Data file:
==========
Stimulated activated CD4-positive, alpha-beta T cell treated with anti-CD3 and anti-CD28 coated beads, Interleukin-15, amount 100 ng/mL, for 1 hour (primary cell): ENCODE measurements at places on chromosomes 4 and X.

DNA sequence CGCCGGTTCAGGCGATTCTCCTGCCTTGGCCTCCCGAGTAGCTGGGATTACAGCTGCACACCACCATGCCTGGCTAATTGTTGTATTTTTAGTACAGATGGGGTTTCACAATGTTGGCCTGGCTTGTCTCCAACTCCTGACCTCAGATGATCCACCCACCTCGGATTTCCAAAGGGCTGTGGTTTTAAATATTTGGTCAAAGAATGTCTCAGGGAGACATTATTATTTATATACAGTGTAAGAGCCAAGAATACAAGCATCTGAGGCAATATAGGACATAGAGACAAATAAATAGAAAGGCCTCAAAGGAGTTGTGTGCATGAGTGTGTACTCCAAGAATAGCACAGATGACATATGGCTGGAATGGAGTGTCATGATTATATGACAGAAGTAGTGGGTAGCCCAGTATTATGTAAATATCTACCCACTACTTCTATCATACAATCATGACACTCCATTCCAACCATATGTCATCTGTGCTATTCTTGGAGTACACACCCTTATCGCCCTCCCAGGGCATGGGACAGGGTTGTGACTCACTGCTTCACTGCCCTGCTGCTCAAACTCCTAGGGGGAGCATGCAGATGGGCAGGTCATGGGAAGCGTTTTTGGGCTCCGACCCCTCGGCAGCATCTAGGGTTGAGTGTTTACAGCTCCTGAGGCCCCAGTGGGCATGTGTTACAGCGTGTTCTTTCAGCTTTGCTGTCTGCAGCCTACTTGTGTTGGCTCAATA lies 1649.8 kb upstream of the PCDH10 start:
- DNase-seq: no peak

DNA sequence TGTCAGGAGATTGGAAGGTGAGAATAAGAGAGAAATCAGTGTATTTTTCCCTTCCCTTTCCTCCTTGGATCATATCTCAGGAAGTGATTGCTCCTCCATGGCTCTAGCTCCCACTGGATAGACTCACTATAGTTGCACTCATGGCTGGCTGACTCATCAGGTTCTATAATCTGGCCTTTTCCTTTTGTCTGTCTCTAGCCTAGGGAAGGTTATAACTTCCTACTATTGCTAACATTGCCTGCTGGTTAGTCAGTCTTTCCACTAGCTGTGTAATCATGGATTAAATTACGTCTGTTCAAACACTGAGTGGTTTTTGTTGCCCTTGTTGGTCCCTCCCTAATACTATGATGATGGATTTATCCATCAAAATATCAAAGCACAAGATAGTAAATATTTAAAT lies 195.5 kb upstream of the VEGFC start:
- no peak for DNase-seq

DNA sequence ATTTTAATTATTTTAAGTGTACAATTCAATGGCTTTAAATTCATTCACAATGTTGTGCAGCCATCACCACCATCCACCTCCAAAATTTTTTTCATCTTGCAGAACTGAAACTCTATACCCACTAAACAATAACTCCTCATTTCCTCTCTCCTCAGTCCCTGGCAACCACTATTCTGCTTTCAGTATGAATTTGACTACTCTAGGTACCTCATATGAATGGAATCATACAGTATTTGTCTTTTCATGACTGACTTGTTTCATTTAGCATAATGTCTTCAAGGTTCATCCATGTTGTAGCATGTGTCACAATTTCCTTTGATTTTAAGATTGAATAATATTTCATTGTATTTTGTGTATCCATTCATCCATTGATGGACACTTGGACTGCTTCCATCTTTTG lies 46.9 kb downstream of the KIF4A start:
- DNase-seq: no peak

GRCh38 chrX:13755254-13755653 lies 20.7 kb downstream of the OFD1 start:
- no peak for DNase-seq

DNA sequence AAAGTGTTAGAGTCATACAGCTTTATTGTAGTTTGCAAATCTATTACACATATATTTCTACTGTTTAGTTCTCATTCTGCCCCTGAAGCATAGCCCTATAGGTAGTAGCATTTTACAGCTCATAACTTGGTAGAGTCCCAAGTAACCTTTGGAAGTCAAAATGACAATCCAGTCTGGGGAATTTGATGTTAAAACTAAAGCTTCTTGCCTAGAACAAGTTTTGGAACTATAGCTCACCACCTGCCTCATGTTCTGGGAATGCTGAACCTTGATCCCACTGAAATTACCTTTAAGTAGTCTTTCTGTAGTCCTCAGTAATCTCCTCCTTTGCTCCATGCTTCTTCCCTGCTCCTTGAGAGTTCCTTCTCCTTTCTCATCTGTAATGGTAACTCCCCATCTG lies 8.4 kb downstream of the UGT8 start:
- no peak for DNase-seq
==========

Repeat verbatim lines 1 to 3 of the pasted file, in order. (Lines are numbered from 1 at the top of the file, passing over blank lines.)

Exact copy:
Stimulated activated CD4-positive, alpha-beta T cell treated with anti-CD3 and anti-CD28 coated beads, Interleukin-15, amount 100 ng/mL, for 1 hour (primary cell): ENCODE measurements at places on chromosomes 4 and X.

DNA sequence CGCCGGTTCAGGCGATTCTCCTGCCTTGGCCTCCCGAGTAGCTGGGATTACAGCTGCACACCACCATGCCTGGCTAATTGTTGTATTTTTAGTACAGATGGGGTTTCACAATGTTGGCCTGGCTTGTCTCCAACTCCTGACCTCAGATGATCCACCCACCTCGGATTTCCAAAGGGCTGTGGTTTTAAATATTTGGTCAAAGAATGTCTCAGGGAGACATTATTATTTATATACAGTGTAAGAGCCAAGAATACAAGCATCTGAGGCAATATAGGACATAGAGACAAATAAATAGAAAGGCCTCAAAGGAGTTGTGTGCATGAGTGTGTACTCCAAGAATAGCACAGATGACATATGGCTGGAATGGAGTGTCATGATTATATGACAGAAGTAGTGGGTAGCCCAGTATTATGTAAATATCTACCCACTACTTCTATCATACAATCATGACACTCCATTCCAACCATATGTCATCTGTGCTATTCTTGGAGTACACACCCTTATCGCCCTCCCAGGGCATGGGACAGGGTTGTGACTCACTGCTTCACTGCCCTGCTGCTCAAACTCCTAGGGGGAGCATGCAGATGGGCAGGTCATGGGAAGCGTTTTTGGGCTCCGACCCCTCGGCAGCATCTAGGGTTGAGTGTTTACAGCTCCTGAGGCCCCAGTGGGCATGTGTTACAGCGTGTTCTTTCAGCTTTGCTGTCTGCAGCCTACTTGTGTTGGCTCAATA lies 1649.8 kb upstream of the PCDH10 start:
- DNase-seq: no peak